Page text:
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State alleges couple was taken from home, shot the night before they were found

Sanford Larrue for web

MADISON (WKOW) -- The two men arrested in connection with deaths of a Madison couple are suspected of taking them from their home before fatally shooting them in the UW-Arboretum, according to a criminal complaint filed today.

Khari Sanford, 18. is charged with two counts of first-degree intentional homicide, use of a dangerous weapon, party to a crime.

Ali'jah J. Larrue, 18, Larrue has been charged with two counts of first degree intentional homicide, party to a crime.

A court commissioner ordered $1 million bond for both men.

Beth E. Potter, 52, and her husband, Robin L. Carre, 57, were discovered March 31 by passing joggers after police say the were shot in the UW Arboretum.

Potter was a professor in the UW Health Department of Family Medicine and Community Health and the medical director of Employee Health Services.

According to a criminal complaint filed in Dane County Court, Sanford is the boyfriend of the couple's daughter, and was living with the family.

A friend of Beth Potter's told investigators that Beth Potter told her the couple moved her daughter and Sanford out of their house because they weren't following their social distancing rules due to concerns about the coronavirus.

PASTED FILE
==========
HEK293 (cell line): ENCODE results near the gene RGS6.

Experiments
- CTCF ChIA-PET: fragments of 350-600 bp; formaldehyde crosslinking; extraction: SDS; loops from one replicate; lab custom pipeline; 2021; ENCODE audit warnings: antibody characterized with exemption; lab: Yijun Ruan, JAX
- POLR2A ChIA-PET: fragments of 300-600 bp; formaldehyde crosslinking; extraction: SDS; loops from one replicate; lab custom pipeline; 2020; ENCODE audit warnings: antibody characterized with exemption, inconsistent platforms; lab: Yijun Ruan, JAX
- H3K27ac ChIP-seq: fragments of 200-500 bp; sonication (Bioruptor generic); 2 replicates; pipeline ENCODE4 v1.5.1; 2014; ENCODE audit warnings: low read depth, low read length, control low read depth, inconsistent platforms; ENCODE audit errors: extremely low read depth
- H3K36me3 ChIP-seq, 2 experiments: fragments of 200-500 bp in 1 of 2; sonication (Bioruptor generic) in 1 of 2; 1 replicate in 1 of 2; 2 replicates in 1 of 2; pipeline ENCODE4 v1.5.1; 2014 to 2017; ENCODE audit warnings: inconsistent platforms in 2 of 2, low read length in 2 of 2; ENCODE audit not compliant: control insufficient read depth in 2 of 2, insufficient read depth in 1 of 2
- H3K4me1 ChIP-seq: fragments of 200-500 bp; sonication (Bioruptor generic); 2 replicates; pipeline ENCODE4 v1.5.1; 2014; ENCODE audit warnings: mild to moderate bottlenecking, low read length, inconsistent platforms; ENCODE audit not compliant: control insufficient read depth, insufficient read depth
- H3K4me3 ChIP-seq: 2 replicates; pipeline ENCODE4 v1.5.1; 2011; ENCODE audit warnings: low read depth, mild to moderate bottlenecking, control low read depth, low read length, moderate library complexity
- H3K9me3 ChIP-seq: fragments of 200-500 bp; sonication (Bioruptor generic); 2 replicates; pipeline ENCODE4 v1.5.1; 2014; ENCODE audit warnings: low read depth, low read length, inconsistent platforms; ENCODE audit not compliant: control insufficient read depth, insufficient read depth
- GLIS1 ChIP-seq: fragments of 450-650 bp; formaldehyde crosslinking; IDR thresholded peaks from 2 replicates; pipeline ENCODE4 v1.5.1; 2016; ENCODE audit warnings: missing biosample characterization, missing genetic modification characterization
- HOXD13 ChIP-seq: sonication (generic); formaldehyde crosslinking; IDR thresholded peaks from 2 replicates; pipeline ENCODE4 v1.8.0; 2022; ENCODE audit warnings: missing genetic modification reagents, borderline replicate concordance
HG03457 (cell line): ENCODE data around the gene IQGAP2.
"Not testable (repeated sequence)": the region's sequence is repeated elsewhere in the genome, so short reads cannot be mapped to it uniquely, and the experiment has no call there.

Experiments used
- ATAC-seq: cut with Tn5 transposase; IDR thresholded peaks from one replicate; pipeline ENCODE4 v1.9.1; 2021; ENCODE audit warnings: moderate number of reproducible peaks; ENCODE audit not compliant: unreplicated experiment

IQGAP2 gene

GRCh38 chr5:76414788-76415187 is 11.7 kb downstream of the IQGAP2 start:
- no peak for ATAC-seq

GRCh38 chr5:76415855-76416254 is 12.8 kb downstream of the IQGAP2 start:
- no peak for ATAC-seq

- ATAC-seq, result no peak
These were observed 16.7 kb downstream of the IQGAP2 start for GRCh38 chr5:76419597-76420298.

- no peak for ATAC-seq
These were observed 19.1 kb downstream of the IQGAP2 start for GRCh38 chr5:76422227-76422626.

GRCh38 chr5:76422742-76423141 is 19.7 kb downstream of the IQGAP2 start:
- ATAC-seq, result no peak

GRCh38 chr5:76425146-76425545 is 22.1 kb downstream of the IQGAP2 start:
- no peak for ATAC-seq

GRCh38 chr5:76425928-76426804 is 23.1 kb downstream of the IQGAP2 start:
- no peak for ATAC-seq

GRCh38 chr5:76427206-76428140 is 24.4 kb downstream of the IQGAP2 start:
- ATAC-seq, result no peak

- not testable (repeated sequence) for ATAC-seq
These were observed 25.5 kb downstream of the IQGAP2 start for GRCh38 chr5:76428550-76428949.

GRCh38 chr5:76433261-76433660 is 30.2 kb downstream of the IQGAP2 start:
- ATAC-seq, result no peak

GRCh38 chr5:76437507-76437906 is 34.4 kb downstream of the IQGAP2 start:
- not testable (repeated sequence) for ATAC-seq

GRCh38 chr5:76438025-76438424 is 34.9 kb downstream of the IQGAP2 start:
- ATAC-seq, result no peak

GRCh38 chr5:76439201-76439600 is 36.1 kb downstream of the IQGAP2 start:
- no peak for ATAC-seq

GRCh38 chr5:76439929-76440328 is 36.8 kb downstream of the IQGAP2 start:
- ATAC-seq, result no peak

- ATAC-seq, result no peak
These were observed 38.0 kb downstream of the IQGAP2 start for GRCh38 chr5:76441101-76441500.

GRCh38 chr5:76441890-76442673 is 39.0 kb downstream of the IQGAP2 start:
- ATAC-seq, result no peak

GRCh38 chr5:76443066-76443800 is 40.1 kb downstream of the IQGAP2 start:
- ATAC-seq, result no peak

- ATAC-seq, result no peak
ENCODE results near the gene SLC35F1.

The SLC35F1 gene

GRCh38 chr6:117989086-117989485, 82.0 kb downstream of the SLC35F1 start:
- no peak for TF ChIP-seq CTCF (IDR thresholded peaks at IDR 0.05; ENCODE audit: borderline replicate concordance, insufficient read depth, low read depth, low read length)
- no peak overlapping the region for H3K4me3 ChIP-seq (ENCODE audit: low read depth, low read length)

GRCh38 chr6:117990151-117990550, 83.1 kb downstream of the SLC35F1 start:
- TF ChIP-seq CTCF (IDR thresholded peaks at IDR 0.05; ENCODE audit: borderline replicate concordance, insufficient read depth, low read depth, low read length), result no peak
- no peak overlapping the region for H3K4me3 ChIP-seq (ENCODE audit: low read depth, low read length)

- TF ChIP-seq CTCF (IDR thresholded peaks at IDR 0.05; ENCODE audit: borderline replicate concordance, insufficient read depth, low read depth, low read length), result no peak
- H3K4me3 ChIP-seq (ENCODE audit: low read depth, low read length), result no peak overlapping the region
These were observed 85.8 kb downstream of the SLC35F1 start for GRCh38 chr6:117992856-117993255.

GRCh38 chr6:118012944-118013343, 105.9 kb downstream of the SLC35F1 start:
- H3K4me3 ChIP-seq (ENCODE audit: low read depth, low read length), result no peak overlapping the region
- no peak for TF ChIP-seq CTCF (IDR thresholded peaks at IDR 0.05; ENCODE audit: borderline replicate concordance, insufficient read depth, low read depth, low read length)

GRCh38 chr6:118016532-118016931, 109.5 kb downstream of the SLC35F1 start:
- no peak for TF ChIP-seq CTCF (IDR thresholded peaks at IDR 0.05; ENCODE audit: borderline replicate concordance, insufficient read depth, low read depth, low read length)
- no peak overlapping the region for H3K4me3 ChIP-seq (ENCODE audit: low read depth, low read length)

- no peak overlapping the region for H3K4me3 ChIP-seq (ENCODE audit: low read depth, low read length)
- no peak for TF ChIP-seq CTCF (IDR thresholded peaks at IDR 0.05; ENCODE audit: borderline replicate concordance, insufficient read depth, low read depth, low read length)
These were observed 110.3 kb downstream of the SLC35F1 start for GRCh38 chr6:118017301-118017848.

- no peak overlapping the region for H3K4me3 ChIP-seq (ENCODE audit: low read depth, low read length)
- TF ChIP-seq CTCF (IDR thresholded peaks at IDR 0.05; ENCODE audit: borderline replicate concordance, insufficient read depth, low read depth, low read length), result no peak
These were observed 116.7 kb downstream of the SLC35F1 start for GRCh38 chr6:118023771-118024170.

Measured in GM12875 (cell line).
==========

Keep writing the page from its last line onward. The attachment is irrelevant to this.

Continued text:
The couple's daughter told investigators that she and Sanford were at their residence the night of the killings, but surveillance video showed their vehicle near the Arboretum.

Investigators also said the daughter and Sanford talked about how they could get money, and that her parents were "rich," according to the complaint.

Later, investigators learned that Larrue may have been with Sanford and used the GPS data from his phone to track his movements the night of the killings.

According to Larrue's phone data, from approximately 9:40 p.m. until 10:40 p.m. GPS data showed multiple driving’s-by on Rowley Avenue in the area the home of Beth Potter and Robin Carre.

Then, at approximately 10:57 PM Larrue’s phone’s GPS plots near the intersection of North Wingra Drive and Vilas Park Drive near the entrance to the Arboretum.

During a court hearing Tuesday, the state said this was a "burglary that turned into a kidnapping and then a homicide" and argued for a $1 million bail. Defense lawyers for Sanford said he was in the middle of his senior year of high school and waiting for colleges to get back to him on admission.

The daughter has not been charged in the case.